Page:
“These are all unblinded, Phase I trials,” says Srivastava. “We’re still at the stage of proving the principle and testing safety, but we’ve seen immune responses in a number of patients. We’re beginning to think about a large, pivotal trial.”

Clinical Trial for Herpes Vaccine Due in 1999

The clinical development of molecular chaperones as vaccines against viral diseases is also moving forward. “Some time next year we’ll be starting a trial of a vaccine against the herpes virus,” says Srivastava. “This will be a disease-specific, rather than a patient-specific, vaccine, so the issues will be a little less complicated.” Rather than using the patient’s own cells, this vaccine will be produced in human cells infected with the herpes virus in vitro. The molecular chaperone and associated peptides will be isolated using procedures similar to those for the cancer vaccine, and the injection procedure will be the same.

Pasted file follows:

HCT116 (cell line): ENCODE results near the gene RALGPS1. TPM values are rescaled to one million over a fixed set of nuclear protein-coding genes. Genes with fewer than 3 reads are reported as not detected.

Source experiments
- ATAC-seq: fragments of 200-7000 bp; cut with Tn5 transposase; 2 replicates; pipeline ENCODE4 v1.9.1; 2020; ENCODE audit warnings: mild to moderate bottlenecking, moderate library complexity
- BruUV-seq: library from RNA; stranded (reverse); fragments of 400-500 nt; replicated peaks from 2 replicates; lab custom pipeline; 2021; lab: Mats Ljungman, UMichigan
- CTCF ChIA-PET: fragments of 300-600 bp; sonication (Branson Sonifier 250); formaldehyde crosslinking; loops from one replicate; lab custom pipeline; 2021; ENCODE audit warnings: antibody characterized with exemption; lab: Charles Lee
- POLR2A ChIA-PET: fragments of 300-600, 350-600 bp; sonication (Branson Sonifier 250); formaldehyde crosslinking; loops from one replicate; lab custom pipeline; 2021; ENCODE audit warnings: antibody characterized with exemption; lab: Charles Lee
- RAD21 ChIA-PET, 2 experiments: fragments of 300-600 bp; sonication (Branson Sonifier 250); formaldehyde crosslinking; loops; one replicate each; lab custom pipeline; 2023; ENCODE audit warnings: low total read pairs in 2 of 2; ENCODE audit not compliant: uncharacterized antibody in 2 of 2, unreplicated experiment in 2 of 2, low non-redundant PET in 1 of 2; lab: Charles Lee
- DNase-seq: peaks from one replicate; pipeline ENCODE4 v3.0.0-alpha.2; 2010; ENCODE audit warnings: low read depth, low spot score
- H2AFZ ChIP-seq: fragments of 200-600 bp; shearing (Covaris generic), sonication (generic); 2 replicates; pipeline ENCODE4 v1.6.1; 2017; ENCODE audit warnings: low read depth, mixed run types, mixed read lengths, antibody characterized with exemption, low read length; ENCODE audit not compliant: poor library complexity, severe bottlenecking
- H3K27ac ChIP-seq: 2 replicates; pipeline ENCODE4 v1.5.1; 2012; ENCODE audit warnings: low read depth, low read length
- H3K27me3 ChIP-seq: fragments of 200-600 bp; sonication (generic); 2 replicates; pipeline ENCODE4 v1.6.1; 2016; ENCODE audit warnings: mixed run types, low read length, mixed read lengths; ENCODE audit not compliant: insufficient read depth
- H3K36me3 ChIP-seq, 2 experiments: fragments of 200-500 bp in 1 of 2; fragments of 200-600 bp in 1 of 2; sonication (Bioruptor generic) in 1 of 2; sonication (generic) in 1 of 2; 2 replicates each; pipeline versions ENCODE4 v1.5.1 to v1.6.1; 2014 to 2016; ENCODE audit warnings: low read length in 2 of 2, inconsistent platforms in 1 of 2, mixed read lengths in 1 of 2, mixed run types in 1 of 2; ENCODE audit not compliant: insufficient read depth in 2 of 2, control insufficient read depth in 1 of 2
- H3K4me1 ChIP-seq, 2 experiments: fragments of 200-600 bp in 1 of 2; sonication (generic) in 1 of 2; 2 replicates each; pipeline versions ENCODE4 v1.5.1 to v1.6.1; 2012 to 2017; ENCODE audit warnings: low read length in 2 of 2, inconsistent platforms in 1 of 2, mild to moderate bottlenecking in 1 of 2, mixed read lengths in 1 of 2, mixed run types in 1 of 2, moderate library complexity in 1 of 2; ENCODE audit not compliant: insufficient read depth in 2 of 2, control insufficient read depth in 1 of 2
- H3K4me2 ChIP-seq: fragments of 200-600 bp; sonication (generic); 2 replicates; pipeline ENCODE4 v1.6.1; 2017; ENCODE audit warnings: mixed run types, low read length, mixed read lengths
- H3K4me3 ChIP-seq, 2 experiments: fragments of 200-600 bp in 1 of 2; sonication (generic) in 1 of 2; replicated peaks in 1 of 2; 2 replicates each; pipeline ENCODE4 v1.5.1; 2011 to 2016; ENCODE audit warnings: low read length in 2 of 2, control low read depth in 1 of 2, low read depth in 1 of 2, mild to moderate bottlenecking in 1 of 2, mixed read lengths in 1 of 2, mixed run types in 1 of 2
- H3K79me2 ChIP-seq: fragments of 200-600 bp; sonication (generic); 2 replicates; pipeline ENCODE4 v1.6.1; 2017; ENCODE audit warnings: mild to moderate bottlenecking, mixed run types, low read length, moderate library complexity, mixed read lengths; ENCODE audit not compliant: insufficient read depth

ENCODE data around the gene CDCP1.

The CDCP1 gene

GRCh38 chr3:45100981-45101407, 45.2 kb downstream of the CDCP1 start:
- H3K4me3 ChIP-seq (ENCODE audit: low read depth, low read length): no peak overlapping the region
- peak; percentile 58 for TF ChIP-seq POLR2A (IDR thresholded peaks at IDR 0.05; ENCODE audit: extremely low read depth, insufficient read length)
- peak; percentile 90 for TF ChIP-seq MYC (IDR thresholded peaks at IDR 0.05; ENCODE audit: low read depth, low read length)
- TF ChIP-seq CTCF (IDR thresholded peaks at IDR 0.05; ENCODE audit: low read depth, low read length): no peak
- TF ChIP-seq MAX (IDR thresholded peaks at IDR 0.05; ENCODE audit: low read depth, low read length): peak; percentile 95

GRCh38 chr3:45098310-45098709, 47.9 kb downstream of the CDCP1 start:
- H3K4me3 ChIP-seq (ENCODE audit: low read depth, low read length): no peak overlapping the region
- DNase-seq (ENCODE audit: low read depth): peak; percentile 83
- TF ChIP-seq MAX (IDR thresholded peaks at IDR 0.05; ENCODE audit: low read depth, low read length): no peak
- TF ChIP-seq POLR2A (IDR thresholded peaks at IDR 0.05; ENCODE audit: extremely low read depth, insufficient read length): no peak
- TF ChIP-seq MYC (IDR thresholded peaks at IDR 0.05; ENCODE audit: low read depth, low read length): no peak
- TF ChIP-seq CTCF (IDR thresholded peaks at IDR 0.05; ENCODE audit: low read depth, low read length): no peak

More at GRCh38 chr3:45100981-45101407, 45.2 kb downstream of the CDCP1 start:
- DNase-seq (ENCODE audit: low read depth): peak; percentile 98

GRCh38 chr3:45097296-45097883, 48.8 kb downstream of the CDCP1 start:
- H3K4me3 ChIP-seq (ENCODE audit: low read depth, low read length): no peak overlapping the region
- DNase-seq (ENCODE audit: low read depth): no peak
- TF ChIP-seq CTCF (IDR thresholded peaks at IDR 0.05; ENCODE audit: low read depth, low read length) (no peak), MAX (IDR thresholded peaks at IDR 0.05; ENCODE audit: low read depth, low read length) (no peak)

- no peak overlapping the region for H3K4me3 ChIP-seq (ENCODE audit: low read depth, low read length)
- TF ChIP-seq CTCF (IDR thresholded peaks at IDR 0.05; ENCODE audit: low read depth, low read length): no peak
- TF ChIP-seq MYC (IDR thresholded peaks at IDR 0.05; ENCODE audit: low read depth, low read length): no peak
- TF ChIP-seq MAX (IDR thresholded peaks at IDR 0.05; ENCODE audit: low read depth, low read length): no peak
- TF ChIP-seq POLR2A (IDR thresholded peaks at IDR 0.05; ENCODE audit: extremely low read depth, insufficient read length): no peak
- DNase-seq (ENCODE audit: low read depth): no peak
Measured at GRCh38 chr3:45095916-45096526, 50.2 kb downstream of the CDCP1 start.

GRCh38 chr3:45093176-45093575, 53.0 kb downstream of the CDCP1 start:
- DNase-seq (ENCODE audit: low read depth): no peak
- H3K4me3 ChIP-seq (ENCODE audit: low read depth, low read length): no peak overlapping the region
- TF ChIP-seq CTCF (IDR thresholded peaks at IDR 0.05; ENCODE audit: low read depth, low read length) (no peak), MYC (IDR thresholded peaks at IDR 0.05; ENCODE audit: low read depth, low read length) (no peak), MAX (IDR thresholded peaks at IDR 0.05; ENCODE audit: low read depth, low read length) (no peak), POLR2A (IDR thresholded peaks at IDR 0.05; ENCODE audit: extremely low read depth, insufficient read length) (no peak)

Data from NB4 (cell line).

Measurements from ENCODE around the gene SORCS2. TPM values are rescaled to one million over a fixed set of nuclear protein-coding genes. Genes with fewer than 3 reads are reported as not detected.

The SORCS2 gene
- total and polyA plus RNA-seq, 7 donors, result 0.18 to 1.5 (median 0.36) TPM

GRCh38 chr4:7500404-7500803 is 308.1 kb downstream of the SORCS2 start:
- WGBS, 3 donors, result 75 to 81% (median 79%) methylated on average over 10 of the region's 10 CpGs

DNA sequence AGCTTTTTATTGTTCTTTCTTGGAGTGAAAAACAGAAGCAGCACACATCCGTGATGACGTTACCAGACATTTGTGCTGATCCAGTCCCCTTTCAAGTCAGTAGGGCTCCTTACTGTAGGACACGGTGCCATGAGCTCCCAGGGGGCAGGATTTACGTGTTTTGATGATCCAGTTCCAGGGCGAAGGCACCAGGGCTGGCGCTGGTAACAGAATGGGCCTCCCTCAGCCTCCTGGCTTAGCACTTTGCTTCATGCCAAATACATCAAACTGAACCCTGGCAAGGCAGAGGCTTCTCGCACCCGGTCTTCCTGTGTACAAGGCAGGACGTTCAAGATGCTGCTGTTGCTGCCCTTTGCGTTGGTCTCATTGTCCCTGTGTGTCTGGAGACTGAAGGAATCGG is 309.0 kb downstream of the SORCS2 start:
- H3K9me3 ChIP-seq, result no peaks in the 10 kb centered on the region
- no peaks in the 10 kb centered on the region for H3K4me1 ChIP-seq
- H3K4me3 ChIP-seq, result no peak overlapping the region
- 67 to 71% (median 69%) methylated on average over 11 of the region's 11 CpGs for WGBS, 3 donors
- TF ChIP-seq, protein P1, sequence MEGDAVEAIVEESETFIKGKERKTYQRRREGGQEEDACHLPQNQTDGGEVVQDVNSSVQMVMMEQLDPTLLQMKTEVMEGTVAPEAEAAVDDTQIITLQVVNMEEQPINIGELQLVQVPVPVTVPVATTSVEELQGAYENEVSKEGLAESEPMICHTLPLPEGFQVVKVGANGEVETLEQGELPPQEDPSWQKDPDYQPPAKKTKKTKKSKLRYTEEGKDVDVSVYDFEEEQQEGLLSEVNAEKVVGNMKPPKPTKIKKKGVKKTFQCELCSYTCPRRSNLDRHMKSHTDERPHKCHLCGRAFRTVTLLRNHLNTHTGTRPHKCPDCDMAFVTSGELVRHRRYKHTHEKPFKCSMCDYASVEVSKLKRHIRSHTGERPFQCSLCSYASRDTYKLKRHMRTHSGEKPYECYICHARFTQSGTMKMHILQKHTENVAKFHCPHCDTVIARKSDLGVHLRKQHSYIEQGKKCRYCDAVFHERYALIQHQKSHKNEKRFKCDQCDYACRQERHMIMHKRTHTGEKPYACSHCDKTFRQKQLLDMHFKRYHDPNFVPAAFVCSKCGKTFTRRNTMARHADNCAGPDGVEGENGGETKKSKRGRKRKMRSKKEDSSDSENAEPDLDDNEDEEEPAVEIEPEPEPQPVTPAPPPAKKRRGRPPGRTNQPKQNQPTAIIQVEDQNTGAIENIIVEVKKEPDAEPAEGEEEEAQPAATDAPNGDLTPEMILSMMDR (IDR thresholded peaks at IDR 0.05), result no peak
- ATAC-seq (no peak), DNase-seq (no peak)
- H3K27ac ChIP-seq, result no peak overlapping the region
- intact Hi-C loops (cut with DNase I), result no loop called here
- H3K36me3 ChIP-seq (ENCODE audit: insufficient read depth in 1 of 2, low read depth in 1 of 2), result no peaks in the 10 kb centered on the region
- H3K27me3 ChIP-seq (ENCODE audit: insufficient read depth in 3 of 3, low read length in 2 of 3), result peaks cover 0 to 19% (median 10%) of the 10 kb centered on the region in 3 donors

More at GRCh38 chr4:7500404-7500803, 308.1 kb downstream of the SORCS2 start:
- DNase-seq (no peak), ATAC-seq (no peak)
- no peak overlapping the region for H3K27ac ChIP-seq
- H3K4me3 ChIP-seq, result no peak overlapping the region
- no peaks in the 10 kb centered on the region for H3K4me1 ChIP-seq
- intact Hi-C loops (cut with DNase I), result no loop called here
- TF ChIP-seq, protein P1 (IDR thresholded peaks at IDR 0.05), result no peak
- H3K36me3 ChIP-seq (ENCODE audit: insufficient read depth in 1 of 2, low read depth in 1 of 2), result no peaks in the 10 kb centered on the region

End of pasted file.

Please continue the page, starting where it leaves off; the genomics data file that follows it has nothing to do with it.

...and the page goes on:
“Since we aren’t using autologous material, that is, cells derived from the patient him/herself, we’ll be subject to different regulatory controls than with the cancer vaccine. But it is certainly still a simple, inexpensive, and quick way of developing highly effective vaccines,” says Srivastava. “I’ve been working on this concept for 18 years, and it’s exciting to see it being tested in the clinic.” — Lisa Christenson, science writer